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🌱 International Day for Biological Diversity: 11 brands supporting biodiversity via their ingredients, and inside Innocent's 'Big Rewild'.
Featuring Innocent Drinks, Seilich, Patagonia, ZENB, Meridian and more...
Today marks International Day for Biological Diversity, so we’re covering:
Quick Take: 11 brands putting biodiversity at the heart of their products, via their ingredients.
Brand Spotlight: Inside Innocent Drinks’ ‘Big Rewild’
In case you missed it: 🌱 Having Faith in Nature: How one brand give 'Nature' a voice and a vote, and our introduction to biodiversity credits.
> Good News Last Week
🎯 Wiper and True announced the instalment of their on-site carbon dioxide (CO2) recovery system which captures CO2 released during fermentation. The system captures up to 70 tonnes of CO2/year before scrubbing and liquifying it to be used in packaging or carbonation.
🎯 Dock & Bay announced they’re B Corp UK certified. Their next goal is to make their production line carbon neutral by the end of 2024.
⭐️ Ecover launched their limited edition Too Good To Waste products, including a multi-surface cleaner and toilet cleaner, produced using food waste. Alongside these new products, they also launched their washing-up liquid produced with waste products from the beer brewing process.
⭐️ Lush announced the completion of their recycling centre, which is already handling over 80% of its UK manufacturing waste. The new facility, three times larger than the previous one, can process 500 tonnes of wastewater and 20 tonnes of plastic per week, while also focusing on repairing and reusing items.
⭐️ Plenty opened their new indoor vertical farm in Compton, California. The farm can yield 4.5 million pounds of leafy greens annually, which is approximately 350 times more than what a traditional farm can achieve on the same land area.
⭐️ Gucci removed "entirely carbon neutral" messaging from their website, coinciding with the UK's Advertising Standards Authority (ASA) decision to ban carbon neutrality claims without proof of authentic and additional offsets.
⚡ The European Parliament passed a directive to empower consumers in making green choices. The directive combats greenwashing, prohibits misleading environmental claims, promotes product durability, and introduces a guarantee label. Negotiations with EU member states will begin shortly to finalise the law.
> Click on each link to read more.
> Quick Take
11 brands putting biodiversity at the heart of their products, via their ingredients.
Today marks the International Day for Biological Diversity. The term biodiversity refers to all the different kinds of life you’ll find in one area - including animals, plants, fungi and even microorganisms like bacteria that make up the natural world. It is essential for maintaining the balance of ecosystems and ensuring the survival of various species, and also plays a crucial role in providing us with a variety of resources, including food, medicine, and raw materials for various industries. Unfortunately, our global biodiversity is under threat due to various factors such as habitat loss, pollution and overexploitation of resources.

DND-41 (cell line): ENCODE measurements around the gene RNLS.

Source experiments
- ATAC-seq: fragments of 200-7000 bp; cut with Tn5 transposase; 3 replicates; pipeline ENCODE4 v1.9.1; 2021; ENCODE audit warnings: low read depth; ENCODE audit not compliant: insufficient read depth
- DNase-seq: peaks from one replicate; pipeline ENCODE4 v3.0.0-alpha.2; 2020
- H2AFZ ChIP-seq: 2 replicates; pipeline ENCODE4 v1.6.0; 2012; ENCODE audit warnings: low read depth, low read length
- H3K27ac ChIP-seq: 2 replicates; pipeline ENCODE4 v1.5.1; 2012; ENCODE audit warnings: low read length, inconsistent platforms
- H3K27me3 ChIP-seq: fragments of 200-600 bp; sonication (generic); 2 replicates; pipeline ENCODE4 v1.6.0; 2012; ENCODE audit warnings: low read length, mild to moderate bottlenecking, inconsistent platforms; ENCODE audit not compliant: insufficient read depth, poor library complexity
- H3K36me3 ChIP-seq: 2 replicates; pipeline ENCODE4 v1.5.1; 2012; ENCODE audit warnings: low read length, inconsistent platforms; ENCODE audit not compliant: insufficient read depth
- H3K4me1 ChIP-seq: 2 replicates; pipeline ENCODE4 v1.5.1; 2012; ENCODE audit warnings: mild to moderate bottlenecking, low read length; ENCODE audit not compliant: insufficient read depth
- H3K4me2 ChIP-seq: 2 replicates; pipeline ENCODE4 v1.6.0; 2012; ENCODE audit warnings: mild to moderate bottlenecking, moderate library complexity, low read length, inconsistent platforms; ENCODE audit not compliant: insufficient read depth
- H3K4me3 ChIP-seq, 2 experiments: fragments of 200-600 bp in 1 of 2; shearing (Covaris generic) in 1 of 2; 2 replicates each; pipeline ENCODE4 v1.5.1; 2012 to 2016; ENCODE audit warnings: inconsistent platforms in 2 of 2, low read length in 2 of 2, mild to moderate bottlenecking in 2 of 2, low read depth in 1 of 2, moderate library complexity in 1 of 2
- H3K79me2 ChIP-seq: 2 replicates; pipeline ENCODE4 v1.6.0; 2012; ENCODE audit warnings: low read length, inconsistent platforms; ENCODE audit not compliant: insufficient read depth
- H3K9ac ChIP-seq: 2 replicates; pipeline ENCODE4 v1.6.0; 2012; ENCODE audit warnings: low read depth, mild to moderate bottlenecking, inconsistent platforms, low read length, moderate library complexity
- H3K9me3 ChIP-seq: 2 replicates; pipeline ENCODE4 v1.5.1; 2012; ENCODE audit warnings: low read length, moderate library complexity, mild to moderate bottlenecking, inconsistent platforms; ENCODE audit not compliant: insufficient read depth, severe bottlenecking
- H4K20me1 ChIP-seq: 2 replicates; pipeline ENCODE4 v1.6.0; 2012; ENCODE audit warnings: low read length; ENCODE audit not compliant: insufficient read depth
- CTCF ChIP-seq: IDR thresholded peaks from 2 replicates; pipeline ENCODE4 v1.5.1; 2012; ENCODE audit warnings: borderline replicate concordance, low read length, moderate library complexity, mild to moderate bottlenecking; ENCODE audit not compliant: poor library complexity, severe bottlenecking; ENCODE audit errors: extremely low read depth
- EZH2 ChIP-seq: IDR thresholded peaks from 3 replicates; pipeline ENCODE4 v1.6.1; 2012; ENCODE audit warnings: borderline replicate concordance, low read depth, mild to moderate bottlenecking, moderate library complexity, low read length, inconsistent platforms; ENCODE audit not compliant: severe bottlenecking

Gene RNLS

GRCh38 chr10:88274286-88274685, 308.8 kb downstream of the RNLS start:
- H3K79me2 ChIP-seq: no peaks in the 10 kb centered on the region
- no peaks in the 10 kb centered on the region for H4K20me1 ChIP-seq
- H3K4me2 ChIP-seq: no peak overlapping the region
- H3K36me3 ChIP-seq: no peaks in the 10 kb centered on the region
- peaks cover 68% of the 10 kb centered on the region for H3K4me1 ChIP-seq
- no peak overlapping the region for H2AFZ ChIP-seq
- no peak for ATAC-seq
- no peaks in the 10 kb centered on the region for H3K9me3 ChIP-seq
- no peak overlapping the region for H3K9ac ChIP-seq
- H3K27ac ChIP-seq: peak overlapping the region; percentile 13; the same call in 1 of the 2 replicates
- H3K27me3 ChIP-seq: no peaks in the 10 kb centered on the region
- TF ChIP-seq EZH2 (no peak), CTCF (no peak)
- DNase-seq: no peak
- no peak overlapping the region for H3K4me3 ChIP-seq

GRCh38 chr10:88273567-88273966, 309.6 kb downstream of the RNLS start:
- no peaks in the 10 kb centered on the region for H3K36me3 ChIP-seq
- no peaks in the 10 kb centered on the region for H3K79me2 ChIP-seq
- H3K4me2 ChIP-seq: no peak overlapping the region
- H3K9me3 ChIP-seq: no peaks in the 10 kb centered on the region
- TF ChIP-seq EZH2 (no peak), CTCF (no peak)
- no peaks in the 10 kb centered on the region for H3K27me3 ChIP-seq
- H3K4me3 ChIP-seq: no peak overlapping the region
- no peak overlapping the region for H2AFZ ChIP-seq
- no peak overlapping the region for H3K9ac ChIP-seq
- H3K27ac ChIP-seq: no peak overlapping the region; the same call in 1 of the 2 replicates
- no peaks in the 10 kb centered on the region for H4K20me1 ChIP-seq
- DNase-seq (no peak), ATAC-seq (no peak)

This year there has been growing momentum around biodiversity:
WWF published ‘The Living Planet report 2022’ which found that an average of 69% decline in global populations of mammals, fish, birds, reptiles, and amphibians since 1970.
The UK’s three leading conservation charities (WWF, RSPB and the National Trust) came together to convene and fund the creation of the People's Plan for Nature. By incorporating feedback from UK citizens this plan sets out the public’s vision for the future of nature in the UK and the actions we need to take to protect it.
Sir David Attenborough returned to TV screens for a landmark series, Wild Isles, celebrating the wonders of British and Irish wildlife.
Overexploitation of resources is not only about how much you are taking from nature, it’s also about our dependence on a single species. For example - about 75% of the world’s food comes from 12 plants; however, there are over 30,000 edible plants in existence today. Reliance on these 12 plants drives the use of pesticides, fertilisers and damaging farming techniques to cope with this demand, which then have an adverse impact on the nearby flora and fauna.
In light of the biodiversity day, let’s take a look at 11 brands across fashion, beauty and food that are supporting biodiversity:
Fashion sector: Regenerative Cotton
Solution: Regenerative organic cotton farming practices involve crop rotation, cover cropping, and reduced tillage, which not only help in fighting climate change by storing carbon in soils (as ‘carbon sinks’) but also support the growth of diverse plant and animal species.